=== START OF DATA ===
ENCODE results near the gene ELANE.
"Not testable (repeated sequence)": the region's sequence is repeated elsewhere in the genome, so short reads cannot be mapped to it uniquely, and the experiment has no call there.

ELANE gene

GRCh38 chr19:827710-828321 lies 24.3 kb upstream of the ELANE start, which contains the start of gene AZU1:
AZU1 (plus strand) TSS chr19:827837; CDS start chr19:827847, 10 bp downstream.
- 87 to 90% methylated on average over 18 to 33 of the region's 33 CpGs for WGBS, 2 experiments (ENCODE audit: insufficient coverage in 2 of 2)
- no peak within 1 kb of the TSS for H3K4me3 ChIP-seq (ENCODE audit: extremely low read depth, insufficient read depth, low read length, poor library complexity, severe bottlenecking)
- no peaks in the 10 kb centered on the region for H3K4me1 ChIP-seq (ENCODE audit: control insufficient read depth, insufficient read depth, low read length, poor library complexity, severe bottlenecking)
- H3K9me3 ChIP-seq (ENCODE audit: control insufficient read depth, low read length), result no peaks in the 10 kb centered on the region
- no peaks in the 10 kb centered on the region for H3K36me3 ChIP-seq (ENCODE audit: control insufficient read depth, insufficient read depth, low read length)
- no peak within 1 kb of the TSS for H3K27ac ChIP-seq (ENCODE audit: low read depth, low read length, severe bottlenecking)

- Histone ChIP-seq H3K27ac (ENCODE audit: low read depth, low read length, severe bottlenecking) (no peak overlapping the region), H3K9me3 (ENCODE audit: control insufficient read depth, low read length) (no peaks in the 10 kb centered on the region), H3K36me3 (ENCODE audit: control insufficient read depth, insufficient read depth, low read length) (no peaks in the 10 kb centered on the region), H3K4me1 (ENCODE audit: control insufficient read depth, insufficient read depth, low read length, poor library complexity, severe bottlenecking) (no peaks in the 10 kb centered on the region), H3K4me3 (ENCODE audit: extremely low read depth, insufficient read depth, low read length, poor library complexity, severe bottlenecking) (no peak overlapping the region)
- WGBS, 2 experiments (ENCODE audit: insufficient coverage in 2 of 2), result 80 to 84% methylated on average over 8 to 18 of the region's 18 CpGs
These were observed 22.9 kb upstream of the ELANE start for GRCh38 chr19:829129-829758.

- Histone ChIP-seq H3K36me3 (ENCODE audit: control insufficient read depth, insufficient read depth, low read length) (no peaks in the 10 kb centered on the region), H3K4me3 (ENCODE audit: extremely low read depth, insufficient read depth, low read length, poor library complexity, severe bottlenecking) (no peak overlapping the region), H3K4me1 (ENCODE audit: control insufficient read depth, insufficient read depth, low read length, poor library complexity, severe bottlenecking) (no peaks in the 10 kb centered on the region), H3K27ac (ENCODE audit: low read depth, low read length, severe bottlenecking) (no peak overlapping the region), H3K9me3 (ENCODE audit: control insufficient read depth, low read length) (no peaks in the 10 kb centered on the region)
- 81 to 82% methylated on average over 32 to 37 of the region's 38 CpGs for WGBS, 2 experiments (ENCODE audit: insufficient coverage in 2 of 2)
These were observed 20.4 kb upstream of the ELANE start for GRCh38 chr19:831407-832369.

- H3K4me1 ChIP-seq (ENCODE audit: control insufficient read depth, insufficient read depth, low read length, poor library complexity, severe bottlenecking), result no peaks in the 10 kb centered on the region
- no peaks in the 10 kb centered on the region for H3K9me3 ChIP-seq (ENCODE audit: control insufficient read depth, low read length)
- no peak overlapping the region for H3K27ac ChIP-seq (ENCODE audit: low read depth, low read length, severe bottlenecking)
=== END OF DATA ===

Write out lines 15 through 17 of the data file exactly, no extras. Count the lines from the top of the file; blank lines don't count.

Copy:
- Histone ChIP-seq H3K36me3 (ENCODE audit: control insufficient read depth, insufficient read depth, low read length) (no peaks in the 10 kb centered on the region), H3K4me3 (ENCODE audit: extremely low read depth, insufficient read depth, low read length, poor library complexity, severe bottlenecking) (no peak overlapping the region), H3K4me1 (ENCODE audit: control insufficient read depth, insufficient read depth, low read length, poor library complexity, severe bottlenecking) (no peaks in the 10 kb centered on the region), H3K27ac (ENCODE audit: low read depth, low read length, severe bottlenecking) (no peak overlapping the region), H3K9me3 (ENCODE audit: control insufficient read depth, low read length) (no peaks in the 10 kb centered on the region)
- 81 to 82% methylated on average over 32 to 37 of the region's 38 CpGs for WGBS, 2 experiments (ENCODE audit: insufficient coverage in 2 of 2)
These were observed 20.4 kb upstream of the ELANE start for GRCh38 chr19:831407-832369.